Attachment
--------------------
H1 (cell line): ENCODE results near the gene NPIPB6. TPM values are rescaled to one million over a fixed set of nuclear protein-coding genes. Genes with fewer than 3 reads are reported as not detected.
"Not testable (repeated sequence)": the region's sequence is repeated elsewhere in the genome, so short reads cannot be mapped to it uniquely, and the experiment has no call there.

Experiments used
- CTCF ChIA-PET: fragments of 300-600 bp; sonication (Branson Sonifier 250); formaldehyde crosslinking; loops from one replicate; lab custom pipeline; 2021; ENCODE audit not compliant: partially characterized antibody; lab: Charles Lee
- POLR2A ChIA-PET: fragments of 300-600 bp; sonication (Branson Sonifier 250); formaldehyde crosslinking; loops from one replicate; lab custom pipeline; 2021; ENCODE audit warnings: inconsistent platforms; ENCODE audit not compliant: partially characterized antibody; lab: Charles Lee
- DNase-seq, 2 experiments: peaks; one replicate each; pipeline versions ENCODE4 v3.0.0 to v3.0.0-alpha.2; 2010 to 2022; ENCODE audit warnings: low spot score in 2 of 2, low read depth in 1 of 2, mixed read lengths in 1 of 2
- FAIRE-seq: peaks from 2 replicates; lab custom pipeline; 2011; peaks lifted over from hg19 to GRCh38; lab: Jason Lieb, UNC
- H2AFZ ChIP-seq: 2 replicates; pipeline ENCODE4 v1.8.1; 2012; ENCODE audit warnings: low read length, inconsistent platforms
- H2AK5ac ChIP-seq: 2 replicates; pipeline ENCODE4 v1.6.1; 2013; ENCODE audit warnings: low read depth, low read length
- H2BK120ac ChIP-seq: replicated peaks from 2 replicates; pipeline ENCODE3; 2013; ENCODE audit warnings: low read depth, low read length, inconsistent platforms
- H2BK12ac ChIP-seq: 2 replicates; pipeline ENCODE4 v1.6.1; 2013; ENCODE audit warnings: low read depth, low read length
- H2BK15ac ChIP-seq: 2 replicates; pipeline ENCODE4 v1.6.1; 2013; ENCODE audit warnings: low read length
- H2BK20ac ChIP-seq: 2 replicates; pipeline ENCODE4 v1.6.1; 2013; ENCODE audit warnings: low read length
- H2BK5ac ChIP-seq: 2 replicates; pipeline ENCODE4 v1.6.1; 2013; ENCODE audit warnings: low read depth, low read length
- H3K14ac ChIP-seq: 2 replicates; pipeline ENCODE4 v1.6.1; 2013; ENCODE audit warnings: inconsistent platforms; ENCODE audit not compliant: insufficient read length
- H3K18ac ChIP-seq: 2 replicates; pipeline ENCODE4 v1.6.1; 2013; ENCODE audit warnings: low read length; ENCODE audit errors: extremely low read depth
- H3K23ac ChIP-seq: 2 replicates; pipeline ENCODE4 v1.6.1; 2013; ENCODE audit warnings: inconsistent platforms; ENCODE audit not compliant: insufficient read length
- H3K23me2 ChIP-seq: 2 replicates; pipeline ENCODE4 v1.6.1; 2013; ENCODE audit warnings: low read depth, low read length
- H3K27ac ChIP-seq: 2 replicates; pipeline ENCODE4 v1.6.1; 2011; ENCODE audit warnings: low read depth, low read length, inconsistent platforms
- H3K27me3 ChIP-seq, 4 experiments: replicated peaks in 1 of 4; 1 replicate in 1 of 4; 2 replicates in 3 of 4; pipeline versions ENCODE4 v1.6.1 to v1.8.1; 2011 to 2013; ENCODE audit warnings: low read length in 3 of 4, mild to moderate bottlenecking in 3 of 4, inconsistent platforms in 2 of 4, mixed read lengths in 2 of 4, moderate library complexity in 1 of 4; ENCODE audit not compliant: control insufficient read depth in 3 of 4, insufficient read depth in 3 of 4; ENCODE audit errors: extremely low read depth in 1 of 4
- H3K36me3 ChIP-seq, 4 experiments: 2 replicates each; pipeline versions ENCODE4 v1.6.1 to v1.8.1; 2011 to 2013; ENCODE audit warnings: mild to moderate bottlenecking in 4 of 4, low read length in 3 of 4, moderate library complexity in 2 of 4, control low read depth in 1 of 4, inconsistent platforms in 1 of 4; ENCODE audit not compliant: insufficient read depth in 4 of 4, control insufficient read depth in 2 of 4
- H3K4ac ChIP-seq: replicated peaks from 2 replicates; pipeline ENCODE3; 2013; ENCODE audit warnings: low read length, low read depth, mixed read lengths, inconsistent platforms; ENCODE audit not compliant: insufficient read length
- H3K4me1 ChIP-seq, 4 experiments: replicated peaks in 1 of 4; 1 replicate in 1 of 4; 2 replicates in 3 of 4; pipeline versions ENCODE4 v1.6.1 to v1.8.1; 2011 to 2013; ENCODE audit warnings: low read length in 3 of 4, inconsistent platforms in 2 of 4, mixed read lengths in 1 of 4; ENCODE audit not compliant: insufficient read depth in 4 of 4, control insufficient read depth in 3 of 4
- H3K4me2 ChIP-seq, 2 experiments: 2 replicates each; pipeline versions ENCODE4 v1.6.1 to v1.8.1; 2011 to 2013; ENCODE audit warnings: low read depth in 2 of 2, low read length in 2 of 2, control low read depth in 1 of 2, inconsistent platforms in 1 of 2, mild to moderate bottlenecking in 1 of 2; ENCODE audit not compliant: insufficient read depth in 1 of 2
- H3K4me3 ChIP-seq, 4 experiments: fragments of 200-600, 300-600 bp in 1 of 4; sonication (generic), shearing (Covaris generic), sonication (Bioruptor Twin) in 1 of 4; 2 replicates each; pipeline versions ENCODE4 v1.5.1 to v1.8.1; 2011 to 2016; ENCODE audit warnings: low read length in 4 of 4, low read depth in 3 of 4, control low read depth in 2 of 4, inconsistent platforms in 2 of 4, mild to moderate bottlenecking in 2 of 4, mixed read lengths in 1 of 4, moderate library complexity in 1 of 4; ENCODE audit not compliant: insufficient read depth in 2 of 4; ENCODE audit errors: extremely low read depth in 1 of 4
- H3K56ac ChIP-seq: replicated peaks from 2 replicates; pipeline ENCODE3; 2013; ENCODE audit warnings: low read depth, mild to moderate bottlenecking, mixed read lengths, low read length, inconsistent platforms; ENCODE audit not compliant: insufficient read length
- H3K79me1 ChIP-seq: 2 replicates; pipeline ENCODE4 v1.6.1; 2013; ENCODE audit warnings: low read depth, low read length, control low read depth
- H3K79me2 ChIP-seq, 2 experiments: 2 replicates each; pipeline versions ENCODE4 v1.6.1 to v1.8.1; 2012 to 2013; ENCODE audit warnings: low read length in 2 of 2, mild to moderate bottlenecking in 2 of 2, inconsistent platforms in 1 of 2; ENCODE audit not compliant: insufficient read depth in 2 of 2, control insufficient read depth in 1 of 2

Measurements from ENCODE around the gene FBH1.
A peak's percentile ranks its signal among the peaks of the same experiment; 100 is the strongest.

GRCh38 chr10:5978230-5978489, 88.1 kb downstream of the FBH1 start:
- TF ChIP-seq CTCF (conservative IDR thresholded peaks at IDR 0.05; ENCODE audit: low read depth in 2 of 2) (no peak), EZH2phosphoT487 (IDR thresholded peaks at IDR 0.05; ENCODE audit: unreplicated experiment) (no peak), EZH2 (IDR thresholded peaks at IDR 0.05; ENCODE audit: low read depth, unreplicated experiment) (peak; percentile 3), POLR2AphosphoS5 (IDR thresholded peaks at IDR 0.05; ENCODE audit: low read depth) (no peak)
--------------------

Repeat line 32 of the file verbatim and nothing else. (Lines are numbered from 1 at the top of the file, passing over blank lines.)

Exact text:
- TF ChIP-seq CTCF (conservative IDR thresholded peaks at IDR 0.05; ENCODE audit: low read depth in 2 of 2) (no peak), EZH2phosphoT487 (IDR thresholded peaks at IDR 0.05; ENCODE audit: unreplicated experiment) (no peak), EZH2 (IDR thresholded peaks at IDR 0.05; ENCODE audit: low read depth, unreplicated experiment) (peak; percentile 3), POLR2AphosphoS5 (IDR thresholded peaks at IDR 0.05; ENCODE audit: low read depth) (no peak)